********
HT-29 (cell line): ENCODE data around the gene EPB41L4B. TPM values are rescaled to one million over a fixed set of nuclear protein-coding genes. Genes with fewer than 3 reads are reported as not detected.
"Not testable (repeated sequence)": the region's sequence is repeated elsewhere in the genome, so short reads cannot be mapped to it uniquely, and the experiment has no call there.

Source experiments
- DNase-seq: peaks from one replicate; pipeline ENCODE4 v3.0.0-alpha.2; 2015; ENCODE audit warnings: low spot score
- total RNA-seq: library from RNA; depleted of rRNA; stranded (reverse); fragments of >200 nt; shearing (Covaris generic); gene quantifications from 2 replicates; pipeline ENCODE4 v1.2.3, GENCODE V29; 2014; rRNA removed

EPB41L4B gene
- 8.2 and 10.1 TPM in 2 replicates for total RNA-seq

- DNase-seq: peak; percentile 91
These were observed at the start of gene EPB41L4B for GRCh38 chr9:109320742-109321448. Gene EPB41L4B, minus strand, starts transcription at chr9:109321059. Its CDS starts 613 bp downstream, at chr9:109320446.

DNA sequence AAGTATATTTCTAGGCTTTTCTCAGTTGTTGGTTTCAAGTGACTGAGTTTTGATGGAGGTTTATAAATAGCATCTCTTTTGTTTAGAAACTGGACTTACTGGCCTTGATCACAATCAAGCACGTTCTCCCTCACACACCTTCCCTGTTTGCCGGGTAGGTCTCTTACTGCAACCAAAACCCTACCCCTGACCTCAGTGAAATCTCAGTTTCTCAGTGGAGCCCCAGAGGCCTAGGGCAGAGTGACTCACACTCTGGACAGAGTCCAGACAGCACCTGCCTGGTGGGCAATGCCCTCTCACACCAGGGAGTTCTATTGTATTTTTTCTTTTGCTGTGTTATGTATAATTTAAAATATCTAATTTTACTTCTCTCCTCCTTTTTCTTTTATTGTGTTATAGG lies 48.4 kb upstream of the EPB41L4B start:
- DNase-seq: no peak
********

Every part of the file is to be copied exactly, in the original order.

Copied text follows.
HT-29 (cell line): ENCODE data around the gene EPB41L4B. TPM values are rescaled to one million over a fixed set of nuclear protein-coding genes. Genes with fewer than 3 reads are reported as not detected.
"Not testable (repeated sequence)": the region's sequence is repeated elsewhere in the genome, so short reads cannot be mapped to it uniquely, and the experiment has no call there.

Source experiments
- DNase-seq: peaks from one replicate; pipeline ENCODE4 v3.0.0-alpha.2; 2015; ENCODE audit warnings: low spot score
- total RNA-seq: library from RNA; depleted of rRNA; stranded (reverse); fragments of >200 nt; shearing (Covaris generic); gene quantifications from 2 replicates; pipeline ENCODE4 v1.2.3, GENCODE V29; 2014; rRNA removed

EPB41L4B gene
- 8.2 and 10.1 TPM in 2 replicates for total RNA-seq

- DNase-seq: peak; percentile 91
These were observed at the start of gene EPB41L4B for GRCh38 chr9:109320742-109321448. Gene EPB41L4B, minus strand, starts transcription at chr9:109321059. Its CDS starts 613 bp downstream, at chr9:109320446.

DNA sequence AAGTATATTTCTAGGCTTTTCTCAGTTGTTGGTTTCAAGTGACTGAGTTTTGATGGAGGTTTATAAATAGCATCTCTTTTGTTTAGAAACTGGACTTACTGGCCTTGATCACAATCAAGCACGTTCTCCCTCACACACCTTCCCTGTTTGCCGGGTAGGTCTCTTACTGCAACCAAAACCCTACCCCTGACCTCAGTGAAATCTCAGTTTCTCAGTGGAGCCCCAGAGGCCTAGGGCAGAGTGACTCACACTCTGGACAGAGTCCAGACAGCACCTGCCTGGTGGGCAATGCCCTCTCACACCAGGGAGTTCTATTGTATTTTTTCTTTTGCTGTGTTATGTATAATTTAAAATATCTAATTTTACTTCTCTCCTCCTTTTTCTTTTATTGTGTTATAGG lies 48.4 kb upstream of the EPB41L4B start:
- DNase-seq: no peak